Right place, right
took the first step toward realizing a second housing development for
working people when the City Council voted 3-0 to seek tax-credit
financing for the project.
member Maurice Charlat abstained, saying he supports affordable housing
but opposes the Main Street site.
colleagues, Randy Hall, Chris Potters and Baird Gourlay had no such
reservations. They did the right thing in voting to proceed.
There is no
To hold out
for the perfect site is to put off meeting this pressing need forever.
potential sites already owned by the city are mostly parking lots with
their own sets of problems.
exchange suggested by some opponents would simply substitute one set of
objections for another.
needs to face up to its housing problem and get on with the complicated
business of getting units built. Town Center, with 20 affordable units of
various sizes, will be a good start.
place for housing than in the heart of Ketchum, close to jobs, shopping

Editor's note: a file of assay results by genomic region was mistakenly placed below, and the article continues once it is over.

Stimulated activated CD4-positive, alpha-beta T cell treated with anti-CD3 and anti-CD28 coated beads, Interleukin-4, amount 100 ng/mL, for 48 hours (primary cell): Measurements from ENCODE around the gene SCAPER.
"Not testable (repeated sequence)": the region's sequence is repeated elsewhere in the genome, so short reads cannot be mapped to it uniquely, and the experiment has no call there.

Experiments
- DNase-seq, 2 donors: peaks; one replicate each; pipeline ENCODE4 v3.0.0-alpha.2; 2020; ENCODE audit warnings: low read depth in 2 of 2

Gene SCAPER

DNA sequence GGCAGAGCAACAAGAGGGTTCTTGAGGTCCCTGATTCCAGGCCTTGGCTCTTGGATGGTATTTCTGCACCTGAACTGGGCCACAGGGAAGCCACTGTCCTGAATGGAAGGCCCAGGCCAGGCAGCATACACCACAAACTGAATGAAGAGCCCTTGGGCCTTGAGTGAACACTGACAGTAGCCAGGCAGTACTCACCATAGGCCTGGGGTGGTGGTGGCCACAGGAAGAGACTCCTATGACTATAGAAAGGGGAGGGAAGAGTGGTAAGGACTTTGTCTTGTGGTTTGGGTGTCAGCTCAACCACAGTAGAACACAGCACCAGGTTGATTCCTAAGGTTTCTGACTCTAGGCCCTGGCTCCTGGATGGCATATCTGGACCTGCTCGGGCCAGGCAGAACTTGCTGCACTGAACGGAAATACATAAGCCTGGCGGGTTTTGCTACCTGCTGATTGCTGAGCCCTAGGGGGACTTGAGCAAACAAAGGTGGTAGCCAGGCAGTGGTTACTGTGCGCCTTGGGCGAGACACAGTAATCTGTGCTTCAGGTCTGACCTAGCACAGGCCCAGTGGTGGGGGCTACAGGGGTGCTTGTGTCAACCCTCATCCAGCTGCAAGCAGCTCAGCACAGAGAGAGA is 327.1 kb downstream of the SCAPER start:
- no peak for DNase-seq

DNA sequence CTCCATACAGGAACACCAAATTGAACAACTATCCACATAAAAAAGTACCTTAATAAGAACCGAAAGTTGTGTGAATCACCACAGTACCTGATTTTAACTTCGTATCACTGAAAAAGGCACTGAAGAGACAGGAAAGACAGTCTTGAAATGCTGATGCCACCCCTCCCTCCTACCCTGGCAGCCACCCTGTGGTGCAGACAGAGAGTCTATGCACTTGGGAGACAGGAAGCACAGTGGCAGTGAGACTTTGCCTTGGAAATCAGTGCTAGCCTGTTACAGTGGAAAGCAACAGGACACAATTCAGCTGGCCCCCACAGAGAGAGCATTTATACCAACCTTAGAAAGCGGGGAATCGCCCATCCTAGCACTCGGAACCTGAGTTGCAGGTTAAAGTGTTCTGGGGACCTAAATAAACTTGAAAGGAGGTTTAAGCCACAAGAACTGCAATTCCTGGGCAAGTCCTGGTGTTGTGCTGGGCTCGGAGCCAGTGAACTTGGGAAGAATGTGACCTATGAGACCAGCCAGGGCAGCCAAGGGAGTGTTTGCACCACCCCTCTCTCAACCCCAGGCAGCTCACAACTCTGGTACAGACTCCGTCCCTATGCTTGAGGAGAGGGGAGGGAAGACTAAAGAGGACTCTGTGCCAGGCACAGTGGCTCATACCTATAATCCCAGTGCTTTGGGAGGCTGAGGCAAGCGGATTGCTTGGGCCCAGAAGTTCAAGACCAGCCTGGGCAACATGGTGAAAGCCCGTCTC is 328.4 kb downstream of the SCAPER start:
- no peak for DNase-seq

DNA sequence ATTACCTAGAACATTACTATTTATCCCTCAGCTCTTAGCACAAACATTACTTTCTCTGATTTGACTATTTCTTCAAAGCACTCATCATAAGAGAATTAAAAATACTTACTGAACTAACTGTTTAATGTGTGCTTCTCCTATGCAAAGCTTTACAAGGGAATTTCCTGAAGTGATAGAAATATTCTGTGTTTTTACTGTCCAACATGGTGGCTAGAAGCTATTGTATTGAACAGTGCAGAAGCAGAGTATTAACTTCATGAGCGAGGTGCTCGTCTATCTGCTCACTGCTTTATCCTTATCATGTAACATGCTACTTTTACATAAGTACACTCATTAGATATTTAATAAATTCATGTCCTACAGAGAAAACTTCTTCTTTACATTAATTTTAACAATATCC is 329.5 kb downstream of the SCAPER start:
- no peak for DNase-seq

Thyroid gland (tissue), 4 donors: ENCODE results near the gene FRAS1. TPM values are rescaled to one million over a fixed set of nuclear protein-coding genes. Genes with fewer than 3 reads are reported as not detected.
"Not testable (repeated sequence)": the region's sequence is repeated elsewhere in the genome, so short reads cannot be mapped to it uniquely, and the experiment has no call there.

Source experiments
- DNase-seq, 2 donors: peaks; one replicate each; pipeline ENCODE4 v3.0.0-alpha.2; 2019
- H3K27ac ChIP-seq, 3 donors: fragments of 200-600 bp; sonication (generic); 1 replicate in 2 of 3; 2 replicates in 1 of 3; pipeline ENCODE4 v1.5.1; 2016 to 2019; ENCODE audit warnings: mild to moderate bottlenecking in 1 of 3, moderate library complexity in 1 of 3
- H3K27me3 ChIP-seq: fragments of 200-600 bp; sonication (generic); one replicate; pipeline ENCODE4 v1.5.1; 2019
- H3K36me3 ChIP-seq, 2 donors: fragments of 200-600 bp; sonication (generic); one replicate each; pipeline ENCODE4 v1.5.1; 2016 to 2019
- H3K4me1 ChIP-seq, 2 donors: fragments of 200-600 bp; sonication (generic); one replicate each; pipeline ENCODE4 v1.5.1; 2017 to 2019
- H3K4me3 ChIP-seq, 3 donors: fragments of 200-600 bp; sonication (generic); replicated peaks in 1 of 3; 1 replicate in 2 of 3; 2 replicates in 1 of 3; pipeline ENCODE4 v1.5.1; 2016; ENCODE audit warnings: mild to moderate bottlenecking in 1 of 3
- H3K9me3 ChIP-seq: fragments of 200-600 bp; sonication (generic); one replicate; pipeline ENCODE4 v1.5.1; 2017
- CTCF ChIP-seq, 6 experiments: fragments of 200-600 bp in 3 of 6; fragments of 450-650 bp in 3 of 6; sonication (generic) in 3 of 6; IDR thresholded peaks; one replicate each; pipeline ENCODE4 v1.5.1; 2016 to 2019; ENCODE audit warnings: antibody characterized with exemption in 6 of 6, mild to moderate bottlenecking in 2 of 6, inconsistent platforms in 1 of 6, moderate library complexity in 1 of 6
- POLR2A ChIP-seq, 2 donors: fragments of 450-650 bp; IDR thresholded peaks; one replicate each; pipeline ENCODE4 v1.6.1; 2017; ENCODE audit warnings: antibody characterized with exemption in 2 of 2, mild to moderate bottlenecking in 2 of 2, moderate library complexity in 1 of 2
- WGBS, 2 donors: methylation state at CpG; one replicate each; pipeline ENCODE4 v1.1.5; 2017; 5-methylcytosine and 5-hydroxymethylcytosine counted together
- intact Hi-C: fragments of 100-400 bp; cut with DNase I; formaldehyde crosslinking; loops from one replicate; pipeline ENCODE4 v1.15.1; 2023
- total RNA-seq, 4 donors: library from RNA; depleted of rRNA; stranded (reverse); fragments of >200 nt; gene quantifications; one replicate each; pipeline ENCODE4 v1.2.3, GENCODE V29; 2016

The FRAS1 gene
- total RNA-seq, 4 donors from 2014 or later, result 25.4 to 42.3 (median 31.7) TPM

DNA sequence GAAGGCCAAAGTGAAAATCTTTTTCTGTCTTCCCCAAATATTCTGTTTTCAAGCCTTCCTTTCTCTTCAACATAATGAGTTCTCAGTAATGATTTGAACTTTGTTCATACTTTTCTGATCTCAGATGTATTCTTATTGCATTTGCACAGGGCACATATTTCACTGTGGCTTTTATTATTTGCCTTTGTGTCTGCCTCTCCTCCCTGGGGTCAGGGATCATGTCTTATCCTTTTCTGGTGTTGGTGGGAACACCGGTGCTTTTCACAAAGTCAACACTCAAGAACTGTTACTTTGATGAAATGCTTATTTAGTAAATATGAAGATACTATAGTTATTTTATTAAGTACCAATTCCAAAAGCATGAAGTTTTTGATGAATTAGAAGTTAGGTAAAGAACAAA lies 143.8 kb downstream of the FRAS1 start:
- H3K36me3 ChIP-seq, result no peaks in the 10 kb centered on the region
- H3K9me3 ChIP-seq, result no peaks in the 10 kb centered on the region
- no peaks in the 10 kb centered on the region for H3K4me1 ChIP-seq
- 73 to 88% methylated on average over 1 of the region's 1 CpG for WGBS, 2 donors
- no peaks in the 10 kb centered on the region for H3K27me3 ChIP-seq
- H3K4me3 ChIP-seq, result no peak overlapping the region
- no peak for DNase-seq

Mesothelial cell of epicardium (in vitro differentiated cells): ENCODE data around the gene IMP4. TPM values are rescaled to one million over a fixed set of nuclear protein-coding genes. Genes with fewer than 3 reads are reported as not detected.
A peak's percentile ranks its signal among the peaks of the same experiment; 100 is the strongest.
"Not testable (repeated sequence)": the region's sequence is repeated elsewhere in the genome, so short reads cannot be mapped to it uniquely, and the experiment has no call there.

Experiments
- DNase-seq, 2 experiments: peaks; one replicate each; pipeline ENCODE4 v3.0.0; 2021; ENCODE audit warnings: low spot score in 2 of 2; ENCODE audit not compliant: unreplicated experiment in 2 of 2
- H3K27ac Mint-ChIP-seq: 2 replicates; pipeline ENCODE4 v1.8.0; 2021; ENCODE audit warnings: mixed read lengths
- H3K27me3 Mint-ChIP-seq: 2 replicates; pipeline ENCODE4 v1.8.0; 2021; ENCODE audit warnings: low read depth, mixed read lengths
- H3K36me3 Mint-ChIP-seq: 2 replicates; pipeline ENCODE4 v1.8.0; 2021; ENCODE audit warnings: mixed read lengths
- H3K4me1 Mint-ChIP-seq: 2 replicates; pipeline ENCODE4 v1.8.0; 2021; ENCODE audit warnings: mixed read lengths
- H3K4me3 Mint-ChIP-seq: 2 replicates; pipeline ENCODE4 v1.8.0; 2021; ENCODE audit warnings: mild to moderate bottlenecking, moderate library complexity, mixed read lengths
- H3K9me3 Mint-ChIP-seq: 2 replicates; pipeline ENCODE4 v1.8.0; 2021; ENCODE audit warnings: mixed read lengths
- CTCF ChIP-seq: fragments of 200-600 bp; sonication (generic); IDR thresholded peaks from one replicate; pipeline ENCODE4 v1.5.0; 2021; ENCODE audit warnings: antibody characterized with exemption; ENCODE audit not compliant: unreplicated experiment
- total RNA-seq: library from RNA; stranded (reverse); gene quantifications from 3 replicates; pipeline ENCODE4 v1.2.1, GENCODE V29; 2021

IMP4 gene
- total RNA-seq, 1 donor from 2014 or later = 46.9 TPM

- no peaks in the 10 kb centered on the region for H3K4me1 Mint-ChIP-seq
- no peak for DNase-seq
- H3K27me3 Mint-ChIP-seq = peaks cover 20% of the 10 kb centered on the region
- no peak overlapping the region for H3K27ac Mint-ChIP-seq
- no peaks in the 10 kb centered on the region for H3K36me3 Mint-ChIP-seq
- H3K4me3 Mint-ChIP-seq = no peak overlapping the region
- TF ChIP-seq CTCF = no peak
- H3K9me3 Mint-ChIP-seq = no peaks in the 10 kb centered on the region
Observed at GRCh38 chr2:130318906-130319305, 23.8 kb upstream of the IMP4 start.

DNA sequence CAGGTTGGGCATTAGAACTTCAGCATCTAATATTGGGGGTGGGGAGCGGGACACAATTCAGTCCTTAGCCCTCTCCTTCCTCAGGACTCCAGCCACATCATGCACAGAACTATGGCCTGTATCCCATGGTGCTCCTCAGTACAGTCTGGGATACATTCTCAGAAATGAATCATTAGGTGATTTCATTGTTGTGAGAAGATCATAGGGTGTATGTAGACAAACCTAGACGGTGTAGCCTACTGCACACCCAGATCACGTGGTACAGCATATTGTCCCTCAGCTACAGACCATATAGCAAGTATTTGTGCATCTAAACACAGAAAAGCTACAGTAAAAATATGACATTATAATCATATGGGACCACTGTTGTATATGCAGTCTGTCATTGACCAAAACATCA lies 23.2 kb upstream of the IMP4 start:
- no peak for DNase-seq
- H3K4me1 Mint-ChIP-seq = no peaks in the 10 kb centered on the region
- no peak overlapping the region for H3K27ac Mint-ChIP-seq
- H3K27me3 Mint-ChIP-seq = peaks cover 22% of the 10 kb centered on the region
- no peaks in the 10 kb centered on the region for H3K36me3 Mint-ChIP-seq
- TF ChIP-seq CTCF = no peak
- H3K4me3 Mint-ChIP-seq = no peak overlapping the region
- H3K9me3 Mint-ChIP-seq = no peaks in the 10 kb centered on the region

market rate units on both of Ketchum’s major thoroughfares have sold
well, proving that downtown is an attractive location.
development will meet a number of needs besides housing.
provide space for offices, shops, meeting rooms, and a visitors’ center.
replace Old City Hall--a dilapidated eyesore that should have been torn
down long ago. The new visitors’ center will replace one that is far
downtown units will keep at least 20 cars a day off the highway—a plus
for every commuter.
City Council deserves credit for its leadership on the project.
will have plenty of opportunities to shape the design of the development.
It will have to undergo design-review scrutiny in public meetings like
every other building constructed in the city’s downtown.
If all goes
well, the development itself will become a powerful argument for the
desirability and workability of developing housing in Ketchum.
is the right development in the right place at the right time.